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Heist Gallery
27 Essex Street, 212-253-0451
East Village / Lower East Side
December 13, 2008 - January 3, 2009
Reception: Saturday, December 13, 6 - 9 PM
Web Site

Heist Gallery presents Papercut, a group show of works on paper. This exhibition features artists who put ink to paper to create their conceived world. Ink on paper in its various forms is the essence of communication and has served as the indispensable tool for artists and writers, allowing them to transform ideas into visual manifestations. Paper – the flat smooth surface of this ubiquitous element – is the essential starting point that moves each artist presented here to the limitless possibilities of creative thought.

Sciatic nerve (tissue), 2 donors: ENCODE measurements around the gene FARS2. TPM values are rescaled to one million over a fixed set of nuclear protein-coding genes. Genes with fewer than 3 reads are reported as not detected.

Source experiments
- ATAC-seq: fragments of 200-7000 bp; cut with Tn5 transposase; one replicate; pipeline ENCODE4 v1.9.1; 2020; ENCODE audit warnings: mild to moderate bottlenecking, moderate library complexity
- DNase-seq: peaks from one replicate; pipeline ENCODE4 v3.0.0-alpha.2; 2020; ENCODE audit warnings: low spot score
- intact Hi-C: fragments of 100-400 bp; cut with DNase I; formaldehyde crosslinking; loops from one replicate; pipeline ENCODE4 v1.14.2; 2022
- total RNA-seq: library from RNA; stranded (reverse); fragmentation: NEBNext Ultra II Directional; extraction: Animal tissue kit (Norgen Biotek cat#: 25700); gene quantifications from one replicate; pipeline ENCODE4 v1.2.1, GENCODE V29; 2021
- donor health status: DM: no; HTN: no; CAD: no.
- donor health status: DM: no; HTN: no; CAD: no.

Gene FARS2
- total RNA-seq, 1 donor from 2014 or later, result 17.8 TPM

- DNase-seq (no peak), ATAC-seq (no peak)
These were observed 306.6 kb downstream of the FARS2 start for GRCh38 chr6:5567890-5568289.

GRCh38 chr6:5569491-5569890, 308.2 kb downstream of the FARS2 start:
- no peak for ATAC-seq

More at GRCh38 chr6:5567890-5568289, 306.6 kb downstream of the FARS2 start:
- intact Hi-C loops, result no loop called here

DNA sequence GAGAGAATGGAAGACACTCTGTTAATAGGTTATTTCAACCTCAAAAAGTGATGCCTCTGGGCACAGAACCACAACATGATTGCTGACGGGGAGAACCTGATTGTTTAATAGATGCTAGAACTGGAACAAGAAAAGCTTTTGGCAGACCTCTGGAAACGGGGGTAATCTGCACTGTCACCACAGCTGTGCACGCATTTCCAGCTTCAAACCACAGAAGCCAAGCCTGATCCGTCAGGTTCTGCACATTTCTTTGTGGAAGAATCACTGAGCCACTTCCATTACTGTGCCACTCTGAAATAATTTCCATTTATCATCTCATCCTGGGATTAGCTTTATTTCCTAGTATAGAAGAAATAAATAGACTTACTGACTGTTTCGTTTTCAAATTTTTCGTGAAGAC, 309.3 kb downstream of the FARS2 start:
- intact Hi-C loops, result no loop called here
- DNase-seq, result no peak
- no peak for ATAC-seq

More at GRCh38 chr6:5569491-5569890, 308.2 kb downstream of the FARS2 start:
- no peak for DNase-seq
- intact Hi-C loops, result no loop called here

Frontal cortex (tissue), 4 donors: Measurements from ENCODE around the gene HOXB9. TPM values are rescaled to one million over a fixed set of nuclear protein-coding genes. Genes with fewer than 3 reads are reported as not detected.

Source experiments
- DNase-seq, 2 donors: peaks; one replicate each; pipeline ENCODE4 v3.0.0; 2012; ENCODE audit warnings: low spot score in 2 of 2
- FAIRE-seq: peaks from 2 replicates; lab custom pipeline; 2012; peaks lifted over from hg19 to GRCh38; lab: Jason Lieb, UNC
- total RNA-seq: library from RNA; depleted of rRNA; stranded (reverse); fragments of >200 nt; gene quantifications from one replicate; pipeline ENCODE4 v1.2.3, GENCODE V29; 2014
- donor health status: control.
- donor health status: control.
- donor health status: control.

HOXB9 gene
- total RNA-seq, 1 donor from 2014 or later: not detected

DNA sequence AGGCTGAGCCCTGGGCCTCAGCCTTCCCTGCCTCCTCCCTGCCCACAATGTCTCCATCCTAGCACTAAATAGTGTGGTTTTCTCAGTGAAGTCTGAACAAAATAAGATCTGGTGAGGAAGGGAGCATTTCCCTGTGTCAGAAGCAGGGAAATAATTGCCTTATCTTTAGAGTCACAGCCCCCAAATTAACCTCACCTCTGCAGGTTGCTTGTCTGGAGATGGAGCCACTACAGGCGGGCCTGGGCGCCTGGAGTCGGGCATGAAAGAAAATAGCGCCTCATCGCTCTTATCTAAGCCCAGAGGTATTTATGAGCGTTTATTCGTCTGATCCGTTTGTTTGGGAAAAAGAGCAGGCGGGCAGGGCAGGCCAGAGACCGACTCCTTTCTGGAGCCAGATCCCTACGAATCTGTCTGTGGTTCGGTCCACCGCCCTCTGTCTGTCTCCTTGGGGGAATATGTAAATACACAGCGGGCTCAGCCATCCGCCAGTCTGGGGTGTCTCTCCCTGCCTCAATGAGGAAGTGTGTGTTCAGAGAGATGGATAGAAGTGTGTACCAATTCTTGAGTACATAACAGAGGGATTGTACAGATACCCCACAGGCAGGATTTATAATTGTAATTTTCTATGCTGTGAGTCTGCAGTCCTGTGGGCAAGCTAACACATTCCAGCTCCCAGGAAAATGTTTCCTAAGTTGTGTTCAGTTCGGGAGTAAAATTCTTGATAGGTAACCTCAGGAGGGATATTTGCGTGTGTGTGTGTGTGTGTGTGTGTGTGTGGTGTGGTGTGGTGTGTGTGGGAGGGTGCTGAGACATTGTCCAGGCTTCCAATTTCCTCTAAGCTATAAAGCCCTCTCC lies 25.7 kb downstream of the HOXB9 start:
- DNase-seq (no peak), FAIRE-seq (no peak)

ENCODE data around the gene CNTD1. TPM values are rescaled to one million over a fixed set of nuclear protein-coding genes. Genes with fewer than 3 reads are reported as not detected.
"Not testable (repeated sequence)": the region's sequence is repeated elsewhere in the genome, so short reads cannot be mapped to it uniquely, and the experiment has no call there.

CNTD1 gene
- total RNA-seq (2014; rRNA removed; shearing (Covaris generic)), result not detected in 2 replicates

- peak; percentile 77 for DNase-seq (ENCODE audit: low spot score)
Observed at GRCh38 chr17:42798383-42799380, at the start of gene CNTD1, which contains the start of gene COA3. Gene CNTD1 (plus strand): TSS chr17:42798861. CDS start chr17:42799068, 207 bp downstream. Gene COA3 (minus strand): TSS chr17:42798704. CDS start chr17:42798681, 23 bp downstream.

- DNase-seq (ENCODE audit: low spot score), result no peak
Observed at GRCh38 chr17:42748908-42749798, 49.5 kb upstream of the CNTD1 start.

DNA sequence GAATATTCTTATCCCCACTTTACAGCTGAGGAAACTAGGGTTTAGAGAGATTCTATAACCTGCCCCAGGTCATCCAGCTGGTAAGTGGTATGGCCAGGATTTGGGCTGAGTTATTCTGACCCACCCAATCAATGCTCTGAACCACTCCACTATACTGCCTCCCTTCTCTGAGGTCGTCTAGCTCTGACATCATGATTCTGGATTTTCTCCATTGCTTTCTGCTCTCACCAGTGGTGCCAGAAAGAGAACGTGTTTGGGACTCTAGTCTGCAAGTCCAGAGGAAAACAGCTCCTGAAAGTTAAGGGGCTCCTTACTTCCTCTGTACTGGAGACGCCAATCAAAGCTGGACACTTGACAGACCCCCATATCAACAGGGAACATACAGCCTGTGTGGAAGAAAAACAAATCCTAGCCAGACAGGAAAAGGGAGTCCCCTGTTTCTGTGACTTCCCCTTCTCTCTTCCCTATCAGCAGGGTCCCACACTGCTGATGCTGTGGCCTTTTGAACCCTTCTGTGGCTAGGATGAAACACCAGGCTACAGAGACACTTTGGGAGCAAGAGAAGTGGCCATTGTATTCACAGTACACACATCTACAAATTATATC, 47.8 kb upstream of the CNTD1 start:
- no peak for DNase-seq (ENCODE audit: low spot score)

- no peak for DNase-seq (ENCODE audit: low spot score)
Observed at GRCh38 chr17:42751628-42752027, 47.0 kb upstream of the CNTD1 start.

The eponymous exhibition coincides with the launch of Papercut, a project created by Amani Olu, founder of the Humble Arts Foundation and Julie Fishkin, curator, writer and founder of the MetroColorCollision art collective. Papercut is an online exhibition platform that showcases five works on paper per month, working as an interactive gallery, with each one available for purchase as a print. The project celebrates the accessible nature of prints and the printmaking process. A print is a work on paper created through the application and transfer of ink from a surface onto paper and exists in multiples. Rather than drawing directly on paper, the artist creates the intended image for print on a separate surface and places a sheet of paper in contact with ink to create the desired number of multiples. Each impression becomes an edition. From the earliest woodcut prints found in China in the ninth century to the screen prints universalized by Pop art of the 1960s, printmaking is a technically involved and skillful process that allows for the creation of singular artworks that can exist in multiple examples. This versatile process therefore enables one to own a unique creative vision at an affordable price. Historically, printmaking has provided the most effective way to transmit a vital idea or message with its distinct image to the masses. Printmaking is thus the backbone of counterculture art movements and their chosen modes of communication such as ‘zines, stencils, wheat pastes and graffiti. The aim of Papercut is to provide a platform for viewing singular works on paper and collecting affordable prints.
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